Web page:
In the war against environmental degradation, politicians and pundits all-too-often rally behind grand initiatives with colorful acronyms. But what if large reductions in toxic releases could be achieved through smaller pieces of seemingly unrelated legislation?

Sure, “tort reform” doesn’t conjure up images of brave eco-warriors restoring the Love Canal. But state-level reforms designed to rein in runaway-litigation in the medical sector may have had the unintended consequence of reducing pollution.

In the early 1980s, a time remembered by many as the zenith of the litigation crisis, the vast majority of states had a liability rule in place known as joint-and-several liability. The rule, designed to ensure that victims are always compensated for wrongdoing, stipulated that any and all parties to the tort could be held liable for the full damages, rather than apportioning liability according to the degree of fault. If a wealthy defendant in a tort case was found to be responsible, he could be forced to foot the entire bill regardless of his degree of culpability.

Plaintiffs realized that suing the party with the deepest pockets was the most lucrative strategy and big companies sometimes had to foot the bill for incidents with which they had little involvement. In a 2009 paper, reseachers Daniel Carvell, Janet Currie and W. Bentley MacLeod explain how, in the medical sector, the deep pockets often were hospitals, who were forced to pay for alleged physician errors.

Unfortunately for manufacturing and waste-disposal companies, the same joint-and-several rule was also applied nationally by Environmental Protection Agency in their Superfund litigation program. Large firms were routinely named by the EPA as “potentially responsible parties” (PRP) to spills and seepages. By contrast, smaller players – who often are judgment-proof, precisely because their size makes them more sympathetic to judges and juries – also were frequently spared the large costs of litigation, even when they were the most culpable party.

The result of this structure is that the tort system increasingly failed to correspond with actual wrongdoing. It should not be surprising that this broken system of incentives led to subpar stewardship. Economists Richard Harper and Stephen Adams argue that “deep pockets” litigation strategies have “shifted the burden of finding additional PRPs onto those firms that the EPA names first,” resulting in “high costs and extended delays in cleaning up hazardous waste sites.” Despite some improvements in recent years, the Superfund program continues to suffer from a second-rate legal structure.

But there’s encouraging news at the state level. When it comes to nongovernmental litigation, states have rapidly abandoned joint-and-several liability in favor of proportional liability. In all but 10 states, punishment is now doled out in proportion to the degree of blame. These reforms are almost always aimed at the health-care industry, but the impact is felt in pollution-intensive industries as well. My forthcoming research suggests that switching from joint-and-several to proportional liability reduces the toxic releases reported by the EPA across industries.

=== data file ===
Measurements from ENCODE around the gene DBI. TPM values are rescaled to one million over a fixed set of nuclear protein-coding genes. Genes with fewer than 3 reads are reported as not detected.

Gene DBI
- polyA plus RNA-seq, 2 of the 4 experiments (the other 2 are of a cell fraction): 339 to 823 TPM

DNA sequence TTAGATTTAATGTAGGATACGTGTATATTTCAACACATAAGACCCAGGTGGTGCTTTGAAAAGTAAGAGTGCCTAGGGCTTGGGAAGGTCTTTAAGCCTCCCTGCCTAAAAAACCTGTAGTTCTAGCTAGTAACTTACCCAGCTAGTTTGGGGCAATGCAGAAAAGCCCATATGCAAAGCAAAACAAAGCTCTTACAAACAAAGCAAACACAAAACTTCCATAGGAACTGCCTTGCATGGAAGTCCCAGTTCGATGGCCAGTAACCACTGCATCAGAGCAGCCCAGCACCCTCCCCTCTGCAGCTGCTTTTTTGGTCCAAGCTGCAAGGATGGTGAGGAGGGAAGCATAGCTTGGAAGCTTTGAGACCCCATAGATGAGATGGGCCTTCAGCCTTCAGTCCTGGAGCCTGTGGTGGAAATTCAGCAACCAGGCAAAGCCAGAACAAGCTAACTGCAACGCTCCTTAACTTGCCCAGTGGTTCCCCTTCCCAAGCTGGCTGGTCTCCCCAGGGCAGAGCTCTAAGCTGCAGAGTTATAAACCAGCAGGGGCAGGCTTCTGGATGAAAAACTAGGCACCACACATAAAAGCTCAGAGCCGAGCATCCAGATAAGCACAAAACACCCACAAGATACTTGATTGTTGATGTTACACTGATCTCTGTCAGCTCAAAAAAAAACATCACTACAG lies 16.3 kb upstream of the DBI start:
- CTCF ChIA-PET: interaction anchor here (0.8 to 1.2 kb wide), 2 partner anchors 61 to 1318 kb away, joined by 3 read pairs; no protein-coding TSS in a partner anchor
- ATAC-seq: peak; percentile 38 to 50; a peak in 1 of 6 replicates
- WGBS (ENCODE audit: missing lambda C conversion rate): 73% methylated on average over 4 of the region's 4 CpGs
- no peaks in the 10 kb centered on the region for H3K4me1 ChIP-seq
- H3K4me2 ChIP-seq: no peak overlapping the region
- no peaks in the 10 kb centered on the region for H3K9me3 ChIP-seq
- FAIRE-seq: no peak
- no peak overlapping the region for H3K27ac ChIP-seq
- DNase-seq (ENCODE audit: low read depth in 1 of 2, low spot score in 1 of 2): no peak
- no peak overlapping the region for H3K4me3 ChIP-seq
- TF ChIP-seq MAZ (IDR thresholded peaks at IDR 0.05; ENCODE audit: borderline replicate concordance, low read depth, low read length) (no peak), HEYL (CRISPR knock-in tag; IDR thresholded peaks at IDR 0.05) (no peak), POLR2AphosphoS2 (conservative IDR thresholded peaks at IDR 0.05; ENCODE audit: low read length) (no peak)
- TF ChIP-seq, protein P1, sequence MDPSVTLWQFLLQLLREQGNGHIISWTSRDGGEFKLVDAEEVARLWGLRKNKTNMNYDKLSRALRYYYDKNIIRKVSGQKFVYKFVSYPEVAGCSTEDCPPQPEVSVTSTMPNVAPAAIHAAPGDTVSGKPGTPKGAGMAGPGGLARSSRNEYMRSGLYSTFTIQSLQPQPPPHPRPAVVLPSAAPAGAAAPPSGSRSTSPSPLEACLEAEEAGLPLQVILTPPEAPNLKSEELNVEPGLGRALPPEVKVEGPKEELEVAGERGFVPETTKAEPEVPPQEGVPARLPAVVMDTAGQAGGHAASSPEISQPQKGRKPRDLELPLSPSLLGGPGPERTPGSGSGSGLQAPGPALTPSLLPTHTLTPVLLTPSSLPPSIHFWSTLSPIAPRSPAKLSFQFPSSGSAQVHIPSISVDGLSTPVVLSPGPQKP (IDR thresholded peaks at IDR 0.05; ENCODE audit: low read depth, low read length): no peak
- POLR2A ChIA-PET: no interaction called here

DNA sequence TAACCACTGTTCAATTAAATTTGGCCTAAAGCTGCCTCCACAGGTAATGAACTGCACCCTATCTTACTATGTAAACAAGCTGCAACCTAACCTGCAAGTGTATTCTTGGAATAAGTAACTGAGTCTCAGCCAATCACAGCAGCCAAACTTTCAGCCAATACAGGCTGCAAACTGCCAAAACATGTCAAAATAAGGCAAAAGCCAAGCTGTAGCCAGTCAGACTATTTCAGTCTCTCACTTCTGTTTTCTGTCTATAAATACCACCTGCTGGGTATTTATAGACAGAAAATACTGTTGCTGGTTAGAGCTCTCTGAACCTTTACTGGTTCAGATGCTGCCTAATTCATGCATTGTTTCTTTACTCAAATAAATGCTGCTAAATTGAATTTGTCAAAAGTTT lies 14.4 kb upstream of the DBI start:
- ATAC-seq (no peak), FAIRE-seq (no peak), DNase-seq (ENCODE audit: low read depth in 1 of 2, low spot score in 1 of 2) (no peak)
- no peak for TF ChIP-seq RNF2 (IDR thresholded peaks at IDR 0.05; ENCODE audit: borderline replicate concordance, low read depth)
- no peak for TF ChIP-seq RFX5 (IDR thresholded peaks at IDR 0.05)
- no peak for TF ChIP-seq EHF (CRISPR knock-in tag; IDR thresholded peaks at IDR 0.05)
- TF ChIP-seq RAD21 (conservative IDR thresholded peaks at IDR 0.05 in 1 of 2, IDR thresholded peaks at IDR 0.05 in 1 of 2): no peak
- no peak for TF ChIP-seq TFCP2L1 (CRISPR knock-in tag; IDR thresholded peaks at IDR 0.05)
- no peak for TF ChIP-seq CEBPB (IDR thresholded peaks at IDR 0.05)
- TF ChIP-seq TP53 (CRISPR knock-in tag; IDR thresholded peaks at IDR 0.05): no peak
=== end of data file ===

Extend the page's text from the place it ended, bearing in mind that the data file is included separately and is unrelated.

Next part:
Only firm-level data can document whether this decline has happened because small firms, under proportional liability, are more likely to be targeted and named as co-defendants, but preliminary evidence points in that direction. Controlling for other factors, entry rates are weaker for small manufacturing firms in the aftermath of proportional liability reform. The same effect is absent in states that didn’t adopt reform, suggesting that something is increasing the cost of doing business for the small players. While more evidence is needed, the data are consistent with the idea that small polluters are being forced to pay their share of the damage in these states.

Acknowledging that commonsense measures like tort reform can lead to better environmental outcomes should force us to rethink what it means to be an environmentalist. If being an eco-warrior entails supporting ambitious legislation using federal power to force local results, then success grows more elusive by the day. The low-hanging fruit has been plucked, as federal actions to remove lead from gasoline and require catalytic converters have resulted in huge environmental improvements.

But perhaps the way forward lies in state-level legislation that focuses on less-obvious improvements on the margin. This may mean less colorful acronyms and slogans, but it could ensure cleaner skies and waterways.

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